bdcjacko:

Archon:

bdcjacko:
I want to play a campaign with Alex as my DM. I would love to be in a true sandbox and then role play as a cat. I would hide turds everywhere.

...This is not the sandbox you're looking for. /waves hand

Jedi mind tricks don't work on cats. Cats have a much older and more powerful magic than the force.

Still I would love to do a campaign in a world where I could run around and the world reacts to me as opposed to just running doing pre-built scenarios out of a book where the only solution is the one in the book.

That's precisely the appeal of sandbox campaigns!

What is very funny is to put gamers who have only ever played in railroad/story campaigns into a sandbox and watch them fumble around trying to figure out "what they are supposed to do" and "how we are supposed to finish this story arc". It took probably 20 sessions for my play group to realize (a) there is no "supposed to do", and (b) there is no "story arc". It actually can create existential angst.

The downside of a sandbox campaign is that there are no assurances of happy endings, so it can end quite darkly both for individual PCs and for the group as a whole. In my most recent campaign, an undead lizard king defeated the party, transformed their fighter into an undead slave, and slew the heroic paladin. The end.

Archon:
That's precisely the appeal of sandbox campaigns!

What is very funny is to put gamers who have only ever played in railroad/story campaigns into a sandbox and watch them fumble around trying to figure out "what they are supposed to do" and "how we are supposed to finish this story arc". It took probably 20 sessions for my play group to realize (a) there is no "supposed to do", and (b) there is no "story arc". It actually can create existential angst.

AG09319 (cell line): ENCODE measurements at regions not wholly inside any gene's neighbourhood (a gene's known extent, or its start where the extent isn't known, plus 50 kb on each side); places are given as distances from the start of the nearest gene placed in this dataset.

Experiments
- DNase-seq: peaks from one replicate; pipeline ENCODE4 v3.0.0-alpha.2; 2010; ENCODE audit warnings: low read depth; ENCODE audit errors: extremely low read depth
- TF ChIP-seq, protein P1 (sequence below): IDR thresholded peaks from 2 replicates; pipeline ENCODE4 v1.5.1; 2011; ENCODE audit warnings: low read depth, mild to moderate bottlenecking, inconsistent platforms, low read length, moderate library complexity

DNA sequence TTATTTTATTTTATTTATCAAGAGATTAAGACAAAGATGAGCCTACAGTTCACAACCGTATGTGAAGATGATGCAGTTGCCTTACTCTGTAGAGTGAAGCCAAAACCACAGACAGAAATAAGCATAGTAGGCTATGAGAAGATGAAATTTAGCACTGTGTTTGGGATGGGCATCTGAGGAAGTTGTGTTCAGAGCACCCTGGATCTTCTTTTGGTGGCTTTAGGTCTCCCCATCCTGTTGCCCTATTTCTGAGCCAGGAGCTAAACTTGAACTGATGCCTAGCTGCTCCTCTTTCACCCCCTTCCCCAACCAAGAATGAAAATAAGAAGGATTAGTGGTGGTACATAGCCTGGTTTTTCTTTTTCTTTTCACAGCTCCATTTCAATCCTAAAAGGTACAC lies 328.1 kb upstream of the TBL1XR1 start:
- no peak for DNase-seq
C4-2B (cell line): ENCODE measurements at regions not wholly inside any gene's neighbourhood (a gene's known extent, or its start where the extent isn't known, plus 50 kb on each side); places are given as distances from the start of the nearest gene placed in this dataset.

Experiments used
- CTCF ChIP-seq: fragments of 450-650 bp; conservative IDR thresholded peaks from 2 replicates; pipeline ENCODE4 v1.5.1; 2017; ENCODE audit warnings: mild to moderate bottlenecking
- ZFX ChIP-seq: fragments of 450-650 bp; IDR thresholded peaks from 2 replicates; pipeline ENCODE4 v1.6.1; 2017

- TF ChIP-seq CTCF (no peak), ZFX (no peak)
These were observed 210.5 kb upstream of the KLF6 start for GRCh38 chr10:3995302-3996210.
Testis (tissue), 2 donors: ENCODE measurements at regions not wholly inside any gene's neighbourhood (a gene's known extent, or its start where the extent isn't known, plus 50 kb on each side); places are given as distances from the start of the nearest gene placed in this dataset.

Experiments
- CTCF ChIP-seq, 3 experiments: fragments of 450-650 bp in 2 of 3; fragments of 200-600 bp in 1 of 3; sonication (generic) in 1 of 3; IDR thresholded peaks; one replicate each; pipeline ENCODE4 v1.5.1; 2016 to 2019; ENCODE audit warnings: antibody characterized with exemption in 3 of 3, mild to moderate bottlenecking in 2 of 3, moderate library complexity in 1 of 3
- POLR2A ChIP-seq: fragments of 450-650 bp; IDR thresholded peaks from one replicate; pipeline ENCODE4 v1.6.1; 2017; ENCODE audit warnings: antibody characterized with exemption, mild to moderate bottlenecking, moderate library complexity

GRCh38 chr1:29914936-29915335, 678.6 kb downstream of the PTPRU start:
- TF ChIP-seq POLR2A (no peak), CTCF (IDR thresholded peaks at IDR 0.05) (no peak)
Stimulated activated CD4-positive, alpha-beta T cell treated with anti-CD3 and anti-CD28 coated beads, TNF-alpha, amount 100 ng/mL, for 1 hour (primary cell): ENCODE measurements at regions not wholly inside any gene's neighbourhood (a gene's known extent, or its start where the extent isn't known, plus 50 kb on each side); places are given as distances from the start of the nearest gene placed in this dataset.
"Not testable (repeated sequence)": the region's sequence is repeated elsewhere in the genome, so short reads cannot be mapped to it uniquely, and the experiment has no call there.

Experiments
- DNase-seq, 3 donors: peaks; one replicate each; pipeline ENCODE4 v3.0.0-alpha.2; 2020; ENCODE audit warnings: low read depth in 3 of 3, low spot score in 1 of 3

The downside of a sandbox campaign is that there are no assurances of happy endings, so it can end quite darkly both for individual PCs and for the group as a whole. In my most recent campaign, an undead lizard king defeated the party, transformed their fighter into an undead slave, and slew the heroic paladin. The end.

I am of the opinion if you want to play an on rails game, that is what video games are for. A table top game should be more open and free.

bdcjacko:

Archon:
That's precisely the appeal of sandbox campaigns!

What is very funny is to put gamers who have only ever played in railroad/story campaigns into a sandbox and watch them fumble around trying to figure out "what they are supposed to do" and "how we are supposed to finish this story arc". It took probably 20 sessions for my play group to realize (a) there is no "supposed to do", and (b) there is no "story arc". It actually can create existential angst.